Training Manual on Human Rights Monitoring

By Office Of The High Commissioner For Human Rights | Go to book overview

Chapter I
INTRODUCTION

Key concepts

The developing experience, doctrine and methodology in human rights field operations,
including human rights monitoring, should be made accessible to future human rights
officers and should be supplemented in light of the specific mandate, circumstances and
judgement of the operation's leadership.

“Monitoring” is the active collection, verification and immediate use of information to
improve human rights protection.


A. Need for the Training Manual

1. The United Nations has mounted human rights field operations in such countries as Bosnia-Herzegovina, Burundi, Cambodia, El Salvador, Guatemala, Haiti and Rwanda. A key function of all such operations has been monitoring the human rights situation in the country of operation. Each of them have largely developed their own methodology and structure for conducting field work, including human rights monitoring. This process is slow and increases the time needed for a human rights operation to become effective — six months, a year or longer. By the time the decision is taken to establish an operation, the human rights situation in the country is usually critical. Further delay must be avoided.

2. Increasingly, the United Nations has been developing considerable experience in human rights field operations and gathering a group of individuals who have served in the field. This Training Manual seeks to draw together that expertise — with particular regard to the performance of human rights monitoring duties –and make it accessible to future human rights officers (HROs) so that they can be more effectively trained for systematic and professional work.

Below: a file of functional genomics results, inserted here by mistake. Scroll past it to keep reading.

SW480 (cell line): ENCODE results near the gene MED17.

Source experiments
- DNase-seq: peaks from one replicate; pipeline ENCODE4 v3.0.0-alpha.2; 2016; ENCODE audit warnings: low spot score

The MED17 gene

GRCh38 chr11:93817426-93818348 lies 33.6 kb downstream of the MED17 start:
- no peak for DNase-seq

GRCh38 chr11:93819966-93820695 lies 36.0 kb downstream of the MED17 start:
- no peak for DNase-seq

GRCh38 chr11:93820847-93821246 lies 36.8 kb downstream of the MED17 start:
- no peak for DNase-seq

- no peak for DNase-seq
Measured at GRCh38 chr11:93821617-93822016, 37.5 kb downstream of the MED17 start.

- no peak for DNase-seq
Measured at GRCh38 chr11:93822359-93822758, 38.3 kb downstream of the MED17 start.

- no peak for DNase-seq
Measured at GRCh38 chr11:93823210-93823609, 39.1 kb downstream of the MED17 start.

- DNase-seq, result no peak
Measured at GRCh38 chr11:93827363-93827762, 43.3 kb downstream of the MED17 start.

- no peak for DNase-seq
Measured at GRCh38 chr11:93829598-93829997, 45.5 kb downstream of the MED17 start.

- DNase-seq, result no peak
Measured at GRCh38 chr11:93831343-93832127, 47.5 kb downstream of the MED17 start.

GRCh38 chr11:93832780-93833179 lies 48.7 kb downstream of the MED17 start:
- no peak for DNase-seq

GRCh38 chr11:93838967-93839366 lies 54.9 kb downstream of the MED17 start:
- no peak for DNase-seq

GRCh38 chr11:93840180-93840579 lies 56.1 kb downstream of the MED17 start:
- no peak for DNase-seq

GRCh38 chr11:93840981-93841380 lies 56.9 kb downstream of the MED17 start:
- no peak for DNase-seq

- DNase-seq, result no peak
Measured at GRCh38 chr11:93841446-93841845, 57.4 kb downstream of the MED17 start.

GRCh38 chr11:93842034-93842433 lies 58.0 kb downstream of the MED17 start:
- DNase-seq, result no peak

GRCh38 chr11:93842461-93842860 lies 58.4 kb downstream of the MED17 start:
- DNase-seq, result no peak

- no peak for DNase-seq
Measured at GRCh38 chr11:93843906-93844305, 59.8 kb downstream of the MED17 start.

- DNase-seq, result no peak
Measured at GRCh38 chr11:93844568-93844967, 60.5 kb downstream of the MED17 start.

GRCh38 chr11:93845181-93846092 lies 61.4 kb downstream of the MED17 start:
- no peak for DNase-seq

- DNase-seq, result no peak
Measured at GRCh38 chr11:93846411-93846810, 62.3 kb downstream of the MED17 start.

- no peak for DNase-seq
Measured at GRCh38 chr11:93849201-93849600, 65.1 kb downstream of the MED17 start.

3. The need to send staff into the field is usually so urgent that there is no time for thoroughly training HROs in advance of deployment. Also, factors such as particular language requirements, willingness to accept physical risk, and need for country expertise have sometimes resulted in the recruitment of HROs who have had disparate levels of experience with the various tasks they will pursue. For these reasons, there is a great need for the on-site training of HROs. It is critical that HROs receive comprehensive training that goes beyond education about human rights norms and procedures, and

-3-

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